Rock Products

SEP 2017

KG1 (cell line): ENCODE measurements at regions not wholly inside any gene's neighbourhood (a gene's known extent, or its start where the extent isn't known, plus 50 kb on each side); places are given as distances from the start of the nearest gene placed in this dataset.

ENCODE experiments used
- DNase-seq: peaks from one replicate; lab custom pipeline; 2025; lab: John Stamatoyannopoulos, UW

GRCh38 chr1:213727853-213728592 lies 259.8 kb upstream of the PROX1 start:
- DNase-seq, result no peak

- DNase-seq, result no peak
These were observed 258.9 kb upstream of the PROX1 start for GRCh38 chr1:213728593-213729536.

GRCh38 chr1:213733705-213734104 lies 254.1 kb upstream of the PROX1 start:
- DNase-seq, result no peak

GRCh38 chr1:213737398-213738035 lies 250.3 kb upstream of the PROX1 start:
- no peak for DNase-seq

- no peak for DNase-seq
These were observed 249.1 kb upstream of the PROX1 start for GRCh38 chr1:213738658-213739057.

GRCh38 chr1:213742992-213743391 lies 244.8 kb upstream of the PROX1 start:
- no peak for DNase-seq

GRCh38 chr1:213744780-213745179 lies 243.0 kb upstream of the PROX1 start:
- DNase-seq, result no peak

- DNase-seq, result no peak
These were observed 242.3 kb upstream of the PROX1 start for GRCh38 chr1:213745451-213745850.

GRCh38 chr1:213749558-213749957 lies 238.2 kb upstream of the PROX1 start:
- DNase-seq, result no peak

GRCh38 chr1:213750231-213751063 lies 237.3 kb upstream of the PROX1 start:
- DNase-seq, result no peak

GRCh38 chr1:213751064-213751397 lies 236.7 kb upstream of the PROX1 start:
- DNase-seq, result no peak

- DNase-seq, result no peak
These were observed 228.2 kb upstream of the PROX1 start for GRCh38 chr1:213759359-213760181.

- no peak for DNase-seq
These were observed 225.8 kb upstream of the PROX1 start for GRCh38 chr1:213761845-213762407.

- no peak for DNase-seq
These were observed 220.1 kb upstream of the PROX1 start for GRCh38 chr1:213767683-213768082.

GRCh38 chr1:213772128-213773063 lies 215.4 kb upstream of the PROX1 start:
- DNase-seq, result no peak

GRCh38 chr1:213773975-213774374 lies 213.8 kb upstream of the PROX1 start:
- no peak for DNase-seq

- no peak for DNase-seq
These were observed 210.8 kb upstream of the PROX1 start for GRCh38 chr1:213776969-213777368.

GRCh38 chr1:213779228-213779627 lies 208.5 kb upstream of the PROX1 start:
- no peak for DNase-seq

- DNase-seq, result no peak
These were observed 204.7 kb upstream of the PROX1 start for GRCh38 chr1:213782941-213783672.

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44 • ROCK products • September 2017 LAW As promised during the 2016 election, the Trump administra- tion is steaming ahead in pursuing its deregulatory agenda, and President Trump has repeatedly stated his desire to clear regulatory burdens on the mining industry in particular. However, to what extent various regulations will be rolled back – and the timing of that rollback – remains unclear. One thing is certain: The administration's efforts to unwind reg- ulations applicable to the mining industry are sure to meet with litigation from citizen and advocacy groups opposed to the regulatory rollback. Executive Orders In January, President Trump issued Executive Order 13771, "Presidential Executive Order on Reducing Regulation and Controlling Regulatory Costs," which mandates that when- ever an executive department or agency publicly proposes for notice and comment or otherwise promulgates a new regulation, it must identify at least two existing regulations to be repealed. That Executive Order applies to the Occupational Safety and Health Act, the Mine Safety and Health Act and various envi- ronmental laws. Not unexpectedly, a lawsuit was filed in May by several advocacy groups challenging that Executive Order as unlawful. That lawsuit is still pending. In February, President Trump issued Executive Order 13777, "Enforcing the Regulatory Reform Agenda," which sets forth principles and requirements for each federal agency to evaluate and implement in the effort to lower reg- ulatory burdens on industry. The Executive Order applies to all federal agencies, including the Department of Labor and the Department of Justice. Specifically, the Executive Order directs each federal agency's Regulatory Reform Task Force to identify regulatory actions that do the following: (i) Eliminate jobs, or inhibit job creation; (ii) are outdated, unnecessary, or ineffective; (iii) impose costs that exceed benefits; (iv) create a serious inconsistency or otherwise interfere with regulatory reform initiatives and policies; (v) are inconsistent with the requirements of the Information Quality Act or OMB Information Quality Guidance issued pur - suant to that provision, in particular those regulations that rely in whole or in part on data, information, or methods that are not publicly available or that are insufficiently transpar- ent to meet the standard for reproducibility; or Trump's Mining Regulation Rollback The Administration's Efforts to Unwind Regulations Applicable to the Mining Industry Are Sure to Meet With Pushback. By Jason Moore (vi) derive from or implement Executive Orders or other Pres- idential directives that have been subsequently rescinded or substantially modified. The Executive Order further directs each agency's Regulatory Reform Task Force to seek input and other assistance from entities significantly affected by existing federal regulations. Until recently, much of the work of the agency task forces has been behind closed doors. In some cases, federal agencies have even refused to name the people assigned to lead or participate in certain task forces. However, some task forces are now seeking input from the public on which regulations should be modified or even rescinded. On June 28, for example, the Department of Justice's Regu- latory Reform Task Force published a notice in the Federal Register soliciting public suggestions through Aug. 14 for subjects meriting that task force's attention. According to the notice, the task force sought public opinion for two purposes. •  First, the Task Force sought comments from the public on the various kinds of actions taken by the Department's components that the public perceives to be regulatory in nature even if they are issued in a form other than rules promulgated upon notice and comment. For purposes of this inquiry, the public may perceive an action to be reg- ulatory in nature if it imposes binding requirements on any person or entity outside the federal government or if it states criteria that a Department component will use to assess compliance with such a binding requirement. • Second, the Task Force sought suggestions from the public for specific regulatory actions previously taken by the Department that should be repealed, replaced or modified, consistent with applicable law. In particular, the Task Force welcomed specific comments that identified regulatory actions that meet the criteria as proscribed in Executive Order 13777. Jason Moore is senior counsel in the Denver office of Husch Blackwell. He is an environmental and natural resources lawyer who focuses on helping energy companies navigate a wide variety of environmental issues, including permit- ting, enforcement, land use, government relations, chemical regulatory issues, Superfund and RCRA liability, and envi- ronmental due diligence in property and M&A transactions. He can be reached at 303-749-7295 or jason.moore@

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